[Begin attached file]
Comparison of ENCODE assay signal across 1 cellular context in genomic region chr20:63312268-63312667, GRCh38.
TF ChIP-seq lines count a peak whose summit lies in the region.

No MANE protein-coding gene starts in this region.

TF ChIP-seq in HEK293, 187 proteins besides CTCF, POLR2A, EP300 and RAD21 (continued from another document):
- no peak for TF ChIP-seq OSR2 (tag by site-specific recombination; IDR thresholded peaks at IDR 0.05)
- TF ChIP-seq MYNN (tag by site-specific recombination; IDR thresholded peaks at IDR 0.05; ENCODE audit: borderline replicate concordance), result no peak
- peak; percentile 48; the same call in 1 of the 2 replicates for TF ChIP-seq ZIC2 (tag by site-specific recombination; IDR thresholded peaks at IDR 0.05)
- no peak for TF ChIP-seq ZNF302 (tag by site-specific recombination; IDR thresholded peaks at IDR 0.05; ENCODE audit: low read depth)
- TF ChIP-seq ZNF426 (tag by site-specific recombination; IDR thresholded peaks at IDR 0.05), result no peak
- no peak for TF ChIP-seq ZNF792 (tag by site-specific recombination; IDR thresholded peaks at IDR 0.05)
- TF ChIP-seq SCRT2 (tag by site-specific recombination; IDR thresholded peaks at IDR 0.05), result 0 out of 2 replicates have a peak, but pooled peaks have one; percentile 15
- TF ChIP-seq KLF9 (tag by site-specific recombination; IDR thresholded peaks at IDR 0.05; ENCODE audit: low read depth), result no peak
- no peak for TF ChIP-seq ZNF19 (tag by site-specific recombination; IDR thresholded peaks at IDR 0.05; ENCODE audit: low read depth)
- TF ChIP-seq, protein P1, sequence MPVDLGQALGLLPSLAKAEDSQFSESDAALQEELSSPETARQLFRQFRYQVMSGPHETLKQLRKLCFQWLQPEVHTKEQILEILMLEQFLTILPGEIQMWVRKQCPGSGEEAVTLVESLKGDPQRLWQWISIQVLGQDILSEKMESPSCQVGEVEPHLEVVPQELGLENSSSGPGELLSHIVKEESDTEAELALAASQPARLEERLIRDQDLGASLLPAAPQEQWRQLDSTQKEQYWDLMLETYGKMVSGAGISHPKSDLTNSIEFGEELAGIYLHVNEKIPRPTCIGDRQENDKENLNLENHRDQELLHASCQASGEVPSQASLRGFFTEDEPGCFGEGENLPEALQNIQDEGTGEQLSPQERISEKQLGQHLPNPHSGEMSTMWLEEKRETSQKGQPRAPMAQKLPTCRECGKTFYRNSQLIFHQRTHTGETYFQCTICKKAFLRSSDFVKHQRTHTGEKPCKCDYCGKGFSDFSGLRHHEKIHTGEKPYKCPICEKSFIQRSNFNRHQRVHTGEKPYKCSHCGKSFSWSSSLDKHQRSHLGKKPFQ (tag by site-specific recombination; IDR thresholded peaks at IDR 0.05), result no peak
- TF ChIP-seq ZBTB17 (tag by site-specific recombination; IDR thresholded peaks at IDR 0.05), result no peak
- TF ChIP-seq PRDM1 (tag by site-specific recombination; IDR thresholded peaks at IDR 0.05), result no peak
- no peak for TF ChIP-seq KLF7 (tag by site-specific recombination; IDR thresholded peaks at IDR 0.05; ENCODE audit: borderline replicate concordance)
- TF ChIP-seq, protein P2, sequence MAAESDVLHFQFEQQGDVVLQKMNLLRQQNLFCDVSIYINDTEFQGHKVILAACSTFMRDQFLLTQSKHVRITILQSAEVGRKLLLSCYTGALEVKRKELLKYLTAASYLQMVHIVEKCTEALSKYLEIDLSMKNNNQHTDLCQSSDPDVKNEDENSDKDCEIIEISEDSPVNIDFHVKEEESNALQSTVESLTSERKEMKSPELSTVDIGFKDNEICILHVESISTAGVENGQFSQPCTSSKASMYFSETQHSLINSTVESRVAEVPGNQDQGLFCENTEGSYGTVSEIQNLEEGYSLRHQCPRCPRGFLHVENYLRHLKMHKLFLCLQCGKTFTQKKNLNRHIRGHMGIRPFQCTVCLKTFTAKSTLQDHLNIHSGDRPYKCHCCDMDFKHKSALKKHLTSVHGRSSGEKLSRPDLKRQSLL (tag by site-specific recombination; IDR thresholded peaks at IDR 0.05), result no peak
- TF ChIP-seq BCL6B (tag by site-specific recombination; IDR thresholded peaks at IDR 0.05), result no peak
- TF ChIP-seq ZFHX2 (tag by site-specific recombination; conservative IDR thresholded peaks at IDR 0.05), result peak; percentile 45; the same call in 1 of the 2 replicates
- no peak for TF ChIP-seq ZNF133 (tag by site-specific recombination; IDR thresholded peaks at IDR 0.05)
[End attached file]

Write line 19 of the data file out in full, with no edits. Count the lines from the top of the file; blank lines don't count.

- TF ChIP-seq BCL6B (tag by site-specific recombination; IDR thresholded peaks at IDR 0.05), result no peak